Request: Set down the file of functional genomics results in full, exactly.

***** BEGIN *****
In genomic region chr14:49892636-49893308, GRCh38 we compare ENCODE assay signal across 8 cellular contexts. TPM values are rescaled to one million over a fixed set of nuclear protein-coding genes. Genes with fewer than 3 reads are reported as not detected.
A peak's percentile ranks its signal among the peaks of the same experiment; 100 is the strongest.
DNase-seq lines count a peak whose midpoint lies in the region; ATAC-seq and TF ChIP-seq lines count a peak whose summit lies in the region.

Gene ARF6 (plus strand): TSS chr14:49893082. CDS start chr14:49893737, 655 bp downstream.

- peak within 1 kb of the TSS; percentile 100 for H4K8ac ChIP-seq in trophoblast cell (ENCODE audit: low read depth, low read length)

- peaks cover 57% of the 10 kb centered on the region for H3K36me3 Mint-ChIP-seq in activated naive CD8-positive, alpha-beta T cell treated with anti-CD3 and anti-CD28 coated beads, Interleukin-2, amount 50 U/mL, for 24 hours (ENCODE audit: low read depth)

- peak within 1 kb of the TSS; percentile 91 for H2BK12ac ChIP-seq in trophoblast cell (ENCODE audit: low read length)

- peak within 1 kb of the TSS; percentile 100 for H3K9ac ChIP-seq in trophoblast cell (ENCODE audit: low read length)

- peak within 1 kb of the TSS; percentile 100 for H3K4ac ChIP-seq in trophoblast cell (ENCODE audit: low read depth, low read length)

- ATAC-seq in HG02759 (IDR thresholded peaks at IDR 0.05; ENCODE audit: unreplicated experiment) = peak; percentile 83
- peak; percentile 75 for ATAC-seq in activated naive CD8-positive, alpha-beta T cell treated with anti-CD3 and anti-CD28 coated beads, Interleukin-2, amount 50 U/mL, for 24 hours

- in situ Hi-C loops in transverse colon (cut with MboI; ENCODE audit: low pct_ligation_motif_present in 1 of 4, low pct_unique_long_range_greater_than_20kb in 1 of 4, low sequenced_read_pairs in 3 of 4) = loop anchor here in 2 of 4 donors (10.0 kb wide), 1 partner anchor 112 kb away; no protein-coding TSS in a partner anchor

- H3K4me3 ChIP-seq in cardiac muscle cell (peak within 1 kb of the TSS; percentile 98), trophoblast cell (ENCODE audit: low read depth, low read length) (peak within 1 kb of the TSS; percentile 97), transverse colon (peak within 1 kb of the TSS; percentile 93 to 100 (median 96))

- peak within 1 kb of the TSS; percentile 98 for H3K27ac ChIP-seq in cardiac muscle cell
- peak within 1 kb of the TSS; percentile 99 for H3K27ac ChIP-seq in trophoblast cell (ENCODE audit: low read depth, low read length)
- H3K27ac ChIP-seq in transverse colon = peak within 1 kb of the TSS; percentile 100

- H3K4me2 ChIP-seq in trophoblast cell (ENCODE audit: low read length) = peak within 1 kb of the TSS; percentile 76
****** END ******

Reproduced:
In genomic region chr14:49892636-49893308, GRCh38 we compare ENCODE assay signal across 8 cellular contexts. TPM values are rescaled to one million over a fixed set of nuclear protein-coding genes. Genes with fewer than 3 reads are reported as not detected.
A peak's percentile ranks its signal among the peaks of the same experiment; 100 is the strongest.
DNase-seq lines count a peak whose midpoint lies in the region; ATAC-seq and TF ChIP-seq lines count a peak whose summit lies in the region.

Gene ARF6 (plus strand): TSS chr14:49893082. CDS start chr14:49893737, 655 bp downstream.

- peak within 1 kb of the TSS; percentile 100 for H4K8ac ChIP-seq in trophoblast cell (ENCODE audit: low read depth, low read length)

- peaks cover 57% of the 10 kb centered on the region for H3K36me3 Mint-ChIP-seq in activated naive CD8-positive, alpha-beta T cell treated with anti-CD3 and anti-CD28 coated beads, Interleukin-2, amount 50 U/mL, for 24 hours (ENCODE audit: low read depth)

- peak within 1 kb of the TSS; percentile 91 for H2BK12ac ChIP-seq in trophoblast cell (ENCODE audit: low read length)

- peak within 1 kb of the TSS; percentile 100 for H3K9ac ChIP-seq in trophoblast cell (ENCODE audit: low read length)

- peak within 1 kb of the TSS; percentile 100 for H3K4ac ChIP-seq in trophoblast cell (ENCODE audit: low read depth, low read length)

- ATAC-seq in HG02759 (IDR thresholded peaks at IDR 0.05; ENCODE audit: unreplicated experiment) = peak; percentile 83
- peak; percentile 75 for ATAC-seq in activated naive CD8-positive, alpha-beta T cell treated with anti-CD3 and anti-CD28 coated beads, Interleukin-2, amount 50 U/mL, for 24 hours

- in situ Hi-C loops in transverse colon (cut with MboI; ENCODE audit: low pct_ligation_motif_present in 1 of 4, low pct_unique_long_range_greater_than_20kb in 1 of 4, low sequenced_read_pairs in 3 of 4) = loop anchor here in 2 of 4 donors (10.0 kb wide), 1 partner anchor 112 kb away; no protein-coding TSS in a partner anchor

- H3K4me3 ChIP-seq in cardiac muscle cell (peak within 1 kb of the TSS; percentile 98), trophoblast cell (ENCODE audit: low read depth, low read length) (peak within 1 kb of the TSS; percentile 97), transverse colon (peak within 1 kb of the TSS; percentile 93 to 100 (median 96))

- peak within 1 kb of the TSS; percentile 98 for H3K27ac ChIP-seq in cardiac muscle cell
- peak within 1 kb of the TSS; percentile 99 for H3K27ac ChIP-seq in trophoblast cell (ENCODE audit: low read depth, low read length)
- H3K27ac ChIP-seq in transverse colon = peak within 1 kb of the TSS; percentile 100

- H3K4me2 ChIP-seq in trophoblast cell (ENCODE audit: low read length) = peak within 1 kb of the TSS; percentile 76